It’s no surprise a lot of public workers dread budget time. Hiding behind jargon and buried under euphemisms like “budget optimization,” “realignment,” and “paradigm shift” is the same old story: politicians and managers want frontline public workers to do more with less. They want them to help the most vulnerable in our communities and they want them to do it with smaller budgets, fewer workers, bigger caseloads and heavier workloads.
After years of hard work, Los Angeles workers finally got the raise they deserved and I’m proud that our union played a lead role in delivering it. Thanks in large part to the efforts of SEIU 721 members and staff and a broad coalition of community groups, the Los Angeles City Council voted 14-1 on June 10th to raise the City’s minimum wage in phases from the current $9 an hour to $15 an hour by the year 2020.
Earlier this month, SEIU 721 members racked up some key wins in a host of Southern California races, winning in 15 of the 19 contests where we made endorsements. So why does this matter to our members? Just like with external organizing, activism in politics can have a direct impact on workers’ jobs, wages, benefits and working conditions. This is doubly true with public employees.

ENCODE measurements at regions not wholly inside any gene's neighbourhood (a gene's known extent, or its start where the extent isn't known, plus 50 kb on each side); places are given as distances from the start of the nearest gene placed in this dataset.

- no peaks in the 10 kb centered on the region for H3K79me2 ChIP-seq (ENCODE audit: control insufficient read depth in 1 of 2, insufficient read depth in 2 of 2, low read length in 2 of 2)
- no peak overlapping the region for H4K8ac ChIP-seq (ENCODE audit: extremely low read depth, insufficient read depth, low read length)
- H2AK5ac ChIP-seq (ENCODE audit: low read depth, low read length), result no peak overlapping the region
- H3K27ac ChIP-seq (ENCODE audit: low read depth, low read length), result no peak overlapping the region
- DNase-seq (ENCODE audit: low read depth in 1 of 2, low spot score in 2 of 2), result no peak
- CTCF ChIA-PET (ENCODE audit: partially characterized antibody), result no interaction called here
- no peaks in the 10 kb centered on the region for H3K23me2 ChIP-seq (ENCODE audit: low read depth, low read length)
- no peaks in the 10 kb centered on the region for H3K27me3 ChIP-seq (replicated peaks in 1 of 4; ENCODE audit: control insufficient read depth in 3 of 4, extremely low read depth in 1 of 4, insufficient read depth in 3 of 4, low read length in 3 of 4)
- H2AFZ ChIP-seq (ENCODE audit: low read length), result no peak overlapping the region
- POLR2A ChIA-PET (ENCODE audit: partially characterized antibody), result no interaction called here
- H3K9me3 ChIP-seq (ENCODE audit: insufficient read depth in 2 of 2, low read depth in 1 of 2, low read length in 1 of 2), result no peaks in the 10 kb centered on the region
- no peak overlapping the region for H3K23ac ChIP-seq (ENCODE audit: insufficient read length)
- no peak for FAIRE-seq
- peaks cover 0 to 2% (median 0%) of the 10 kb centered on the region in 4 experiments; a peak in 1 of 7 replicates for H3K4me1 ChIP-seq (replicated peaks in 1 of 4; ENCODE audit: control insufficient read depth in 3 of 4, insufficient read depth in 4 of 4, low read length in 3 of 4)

In 2014, many pundits wrote the obituary of the working family. In the national media, they pronounced public workers dead — the victims of countless attacks at the ballot and in the courts, funded by the billionaire Koch brothers, Wall Street and anti-worker lobbying groups. But to paraphrase Mark Twain, reports of our death are greatly exaggerated.
In 2014, SEIU 721 members secured some stunning victories, ratifying good new contracts in L.A. County, beating back pension take-aways in Ventura, launching ground-breaking community partnerships, like Fix L.A., and leading the way on big fights, like the Fight for $15, across the region. But I’m not going to sugar-coat it, 2015 is going to be tough. Here are the four pillars of a winning strategy put together by 721’s members.
Watching bargaining with the City of L.A. earlier this month, I felt like I was trapped in a Charles Dickens novel. That’s because Los Angeles is becoming a Tale of Two Cities. In the first, workers sacrifice to help the city thrive and wind up being punished for it. In the second, the big banks that broke the economy and top City of L.A. executives get rewarded. In the first L.A., city workers stepped up and helped bail out the city in the wake of the 2007 Wall Street crash, losing 5,000 positions.